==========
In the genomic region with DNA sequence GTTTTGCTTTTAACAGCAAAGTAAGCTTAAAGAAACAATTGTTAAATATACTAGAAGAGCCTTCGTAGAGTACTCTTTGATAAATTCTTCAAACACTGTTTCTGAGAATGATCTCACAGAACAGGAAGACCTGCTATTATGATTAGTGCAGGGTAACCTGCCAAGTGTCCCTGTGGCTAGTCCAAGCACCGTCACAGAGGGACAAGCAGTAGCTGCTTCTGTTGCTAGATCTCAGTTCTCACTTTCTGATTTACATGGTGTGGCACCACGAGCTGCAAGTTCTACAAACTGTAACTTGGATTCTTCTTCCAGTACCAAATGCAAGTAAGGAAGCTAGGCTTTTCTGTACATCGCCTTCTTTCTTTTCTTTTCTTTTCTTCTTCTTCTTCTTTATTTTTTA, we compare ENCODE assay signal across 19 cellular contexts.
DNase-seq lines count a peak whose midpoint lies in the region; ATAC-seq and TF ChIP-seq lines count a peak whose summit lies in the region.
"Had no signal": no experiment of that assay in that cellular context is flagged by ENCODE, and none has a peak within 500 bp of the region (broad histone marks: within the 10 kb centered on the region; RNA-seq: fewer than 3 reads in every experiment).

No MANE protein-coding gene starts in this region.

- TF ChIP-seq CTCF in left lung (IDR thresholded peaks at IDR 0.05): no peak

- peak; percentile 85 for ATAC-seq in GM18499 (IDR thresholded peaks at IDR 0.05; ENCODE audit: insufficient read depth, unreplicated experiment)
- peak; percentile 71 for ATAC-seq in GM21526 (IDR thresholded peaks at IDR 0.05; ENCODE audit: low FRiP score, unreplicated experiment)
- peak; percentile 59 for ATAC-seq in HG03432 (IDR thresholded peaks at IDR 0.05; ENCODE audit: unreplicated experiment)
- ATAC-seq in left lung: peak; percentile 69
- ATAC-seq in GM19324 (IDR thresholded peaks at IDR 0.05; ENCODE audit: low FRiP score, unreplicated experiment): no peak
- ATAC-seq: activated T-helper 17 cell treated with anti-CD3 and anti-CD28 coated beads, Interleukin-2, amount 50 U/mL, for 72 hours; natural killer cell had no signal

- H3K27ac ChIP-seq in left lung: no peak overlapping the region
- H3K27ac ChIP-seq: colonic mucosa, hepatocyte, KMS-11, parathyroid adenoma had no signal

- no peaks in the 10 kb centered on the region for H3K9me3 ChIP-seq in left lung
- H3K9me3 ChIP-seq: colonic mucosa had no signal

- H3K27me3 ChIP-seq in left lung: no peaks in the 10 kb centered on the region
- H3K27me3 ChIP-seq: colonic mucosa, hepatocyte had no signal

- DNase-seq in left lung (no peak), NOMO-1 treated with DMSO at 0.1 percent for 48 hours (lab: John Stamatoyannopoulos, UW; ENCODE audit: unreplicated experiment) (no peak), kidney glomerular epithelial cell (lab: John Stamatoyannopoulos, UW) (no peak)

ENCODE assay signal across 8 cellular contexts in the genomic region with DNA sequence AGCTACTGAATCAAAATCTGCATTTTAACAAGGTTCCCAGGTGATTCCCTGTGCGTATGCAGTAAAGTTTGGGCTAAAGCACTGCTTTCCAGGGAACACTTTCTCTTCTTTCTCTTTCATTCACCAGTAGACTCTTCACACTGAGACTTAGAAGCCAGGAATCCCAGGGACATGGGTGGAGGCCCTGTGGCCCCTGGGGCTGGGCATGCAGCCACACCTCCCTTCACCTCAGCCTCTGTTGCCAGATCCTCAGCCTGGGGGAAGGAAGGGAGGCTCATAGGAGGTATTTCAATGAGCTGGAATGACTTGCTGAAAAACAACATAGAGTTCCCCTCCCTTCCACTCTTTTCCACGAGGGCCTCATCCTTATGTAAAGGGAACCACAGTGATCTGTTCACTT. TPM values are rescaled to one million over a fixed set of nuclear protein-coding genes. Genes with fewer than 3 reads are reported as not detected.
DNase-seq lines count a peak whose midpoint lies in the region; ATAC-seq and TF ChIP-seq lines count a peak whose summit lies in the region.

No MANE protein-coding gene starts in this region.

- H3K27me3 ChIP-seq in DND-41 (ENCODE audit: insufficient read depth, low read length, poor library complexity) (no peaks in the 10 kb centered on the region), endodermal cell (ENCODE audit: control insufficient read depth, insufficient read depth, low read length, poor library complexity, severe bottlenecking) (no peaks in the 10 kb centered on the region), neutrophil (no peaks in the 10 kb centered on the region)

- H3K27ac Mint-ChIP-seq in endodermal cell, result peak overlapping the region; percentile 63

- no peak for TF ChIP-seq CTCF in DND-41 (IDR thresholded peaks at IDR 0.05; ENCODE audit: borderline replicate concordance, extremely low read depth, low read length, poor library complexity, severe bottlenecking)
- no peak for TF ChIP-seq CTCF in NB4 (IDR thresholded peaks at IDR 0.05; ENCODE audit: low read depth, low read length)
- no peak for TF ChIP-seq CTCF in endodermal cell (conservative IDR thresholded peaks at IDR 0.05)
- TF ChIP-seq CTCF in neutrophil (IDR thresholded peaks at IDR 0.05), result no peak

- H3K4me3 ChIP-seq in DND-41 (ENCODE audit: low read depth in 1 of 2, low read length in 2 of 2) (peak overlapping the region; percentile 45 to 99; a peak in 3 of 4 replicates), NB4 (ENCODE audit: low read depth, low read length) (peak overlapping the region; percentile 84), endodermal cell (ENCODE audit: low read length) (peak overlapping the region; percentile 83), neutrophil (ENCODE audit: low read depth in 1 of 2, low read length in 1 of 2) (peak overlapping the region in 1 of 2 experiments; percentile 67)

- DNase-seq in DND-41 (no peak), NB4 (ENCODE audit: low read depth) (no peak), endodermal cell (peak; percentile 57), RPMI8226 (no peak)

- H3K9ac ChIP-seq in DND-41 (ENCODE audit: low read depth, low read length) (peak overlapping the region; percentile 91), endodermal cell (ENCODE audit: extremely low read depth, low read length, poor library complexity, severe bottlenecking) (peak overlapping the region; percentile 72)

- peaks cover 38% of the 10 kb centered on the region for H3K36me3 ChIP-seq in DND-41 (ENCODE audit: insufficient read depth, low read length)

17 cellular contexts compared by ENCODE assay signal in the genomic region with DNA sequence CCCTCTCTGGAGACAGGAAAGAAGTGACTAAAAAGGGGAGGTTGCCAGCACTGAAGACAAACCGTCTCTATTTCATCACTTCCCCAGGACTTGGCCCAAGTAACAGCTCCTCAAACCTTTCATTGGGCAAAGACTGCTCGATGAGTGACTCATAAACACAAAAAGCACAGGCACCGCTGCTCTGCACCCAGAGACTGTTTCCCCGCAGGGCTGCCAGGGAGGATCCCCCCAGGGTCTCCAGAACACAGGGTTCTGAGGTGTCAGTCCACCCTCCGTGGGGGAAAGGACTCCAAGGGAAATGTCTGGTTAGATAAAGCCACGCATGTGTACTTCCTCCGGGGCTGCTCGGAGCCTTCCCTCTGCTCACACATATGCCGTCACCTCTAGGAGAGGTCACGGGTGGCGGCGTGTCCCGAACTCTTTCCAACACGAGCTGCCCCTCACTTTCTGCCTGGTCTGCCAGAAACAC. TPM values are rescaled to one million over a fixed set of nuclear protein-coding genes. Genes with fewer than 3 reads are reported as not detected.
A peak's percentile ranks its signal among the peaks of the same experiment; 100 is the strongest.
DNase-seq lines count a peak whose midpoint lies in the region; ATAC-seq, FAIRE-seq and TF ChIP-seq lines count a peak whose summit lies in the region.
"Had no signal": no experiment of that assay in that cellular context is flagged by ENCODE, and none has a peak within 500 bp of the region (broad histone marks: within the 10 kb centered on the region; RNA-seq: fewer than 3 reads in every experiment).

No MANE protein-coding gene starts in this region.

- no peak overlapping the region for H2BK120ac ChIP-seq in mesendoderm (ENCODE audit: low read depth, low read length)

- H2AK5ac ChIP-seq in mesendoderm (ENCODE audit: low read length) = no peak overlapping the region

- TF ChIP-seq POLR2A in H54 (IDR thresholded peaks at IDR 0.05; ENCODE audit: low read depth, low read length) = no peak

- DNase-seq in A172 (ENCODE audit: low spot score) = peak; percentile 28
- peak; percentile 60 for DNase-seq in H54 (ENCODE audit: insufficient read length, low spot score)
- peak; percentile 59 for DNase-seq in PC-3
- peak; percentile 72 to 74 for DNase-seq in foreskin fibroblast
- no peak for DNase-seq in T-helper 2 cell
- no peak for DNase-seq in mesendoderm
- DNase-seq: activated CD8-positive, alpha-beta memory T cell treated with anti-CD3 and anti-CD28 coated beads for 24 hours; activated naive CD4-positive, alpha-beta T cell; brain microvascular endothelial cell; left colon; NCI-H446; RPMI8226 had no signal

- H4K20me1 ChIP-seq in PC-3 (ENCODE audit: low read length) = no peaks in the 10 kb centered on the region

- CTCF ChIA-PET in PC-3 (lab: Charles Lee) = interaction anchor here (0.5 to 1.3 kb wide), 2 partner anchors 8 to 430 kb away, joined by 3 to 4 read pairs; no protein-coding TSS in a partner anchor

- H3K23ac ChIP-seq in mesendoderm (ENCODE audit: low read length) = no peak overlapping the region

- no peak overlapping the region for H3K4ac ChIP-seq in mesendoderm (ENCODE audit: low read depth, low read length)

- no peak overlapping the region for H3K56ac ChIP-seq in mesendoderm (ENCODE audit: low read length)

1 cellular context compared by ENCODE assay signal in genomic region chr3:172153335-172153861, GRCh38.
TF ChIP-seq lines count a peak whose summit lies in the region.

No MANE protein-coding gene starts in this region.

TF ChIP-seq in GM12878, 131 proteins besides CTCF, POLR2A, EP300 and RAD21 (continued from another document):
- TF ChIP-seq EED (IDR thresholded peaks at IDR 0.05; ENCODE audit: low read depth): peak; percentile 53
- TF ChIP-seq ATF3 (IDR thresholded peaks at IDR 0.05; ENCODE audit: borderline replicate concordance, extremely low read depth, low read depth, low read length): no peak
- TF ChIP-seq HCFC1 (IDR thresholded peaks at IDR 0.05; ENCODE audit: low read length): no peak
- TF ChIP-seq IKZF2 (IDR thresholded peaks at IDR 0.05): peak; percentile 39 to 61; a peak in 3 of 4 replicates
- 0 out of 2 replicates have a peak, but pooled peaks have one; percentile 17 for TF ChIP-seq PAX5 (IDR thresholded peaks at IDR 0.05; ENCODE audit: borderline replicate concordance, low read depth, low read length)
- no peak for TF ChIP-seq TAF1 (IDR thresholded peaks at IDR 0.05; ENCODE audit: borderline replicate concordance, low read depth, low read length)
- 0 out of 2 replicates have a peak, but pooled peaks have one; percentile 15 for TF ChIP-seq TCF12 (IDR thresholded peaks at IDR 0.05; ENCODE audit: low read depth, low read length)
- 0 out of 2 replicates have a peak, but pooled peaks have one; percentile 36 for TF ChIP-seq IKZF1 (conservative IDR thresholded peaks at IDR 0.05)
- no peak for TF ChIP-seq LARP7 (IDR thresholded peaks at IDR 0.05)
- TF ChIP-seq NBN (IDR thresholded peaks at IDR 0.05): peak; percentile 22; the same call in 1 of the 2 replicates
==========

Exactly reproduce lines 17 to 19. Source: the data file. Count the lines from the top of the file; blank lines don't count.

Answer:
- H3K27me3 ChIP-seq: colonic mucosa, hepatocyte had no signal

- DNase-seq in left lung (no peak), NOMO-1 treated with DMSO at 0.1 percent for 48 hours (lab: John Stamatoyannopoulos, UW; ENCODE audit: unreplicated experiment) (no peak), kidney glomerular epithelial cell (lab: John Stamatoyannopoulos, UW) (no peak)

ENCODE assay signal across 8 cellular contexts in the genomic region with DNA sequence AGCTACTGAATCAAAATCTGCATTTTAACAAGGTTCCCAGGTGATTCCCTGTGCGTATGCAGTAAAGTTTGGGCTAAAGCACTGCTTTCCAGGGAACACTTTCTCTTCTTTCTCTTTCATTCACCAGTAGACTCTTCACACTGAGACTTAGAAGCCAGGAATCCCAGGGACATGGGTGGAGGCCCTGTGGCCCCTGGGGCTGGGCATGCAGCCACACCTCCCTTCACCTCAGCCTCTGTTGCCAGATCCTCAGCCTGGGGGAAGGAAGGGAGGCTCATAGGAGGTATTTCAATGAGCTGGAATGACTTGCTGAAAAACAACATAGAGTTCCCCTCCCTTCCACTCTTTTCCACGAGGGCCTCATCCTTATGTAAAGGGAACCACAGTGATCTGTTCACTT. TPM values are rescaled to one million over a fixed set of nuclear protein-coding genes. Genes with fewer than 3 reads are reported as not detected.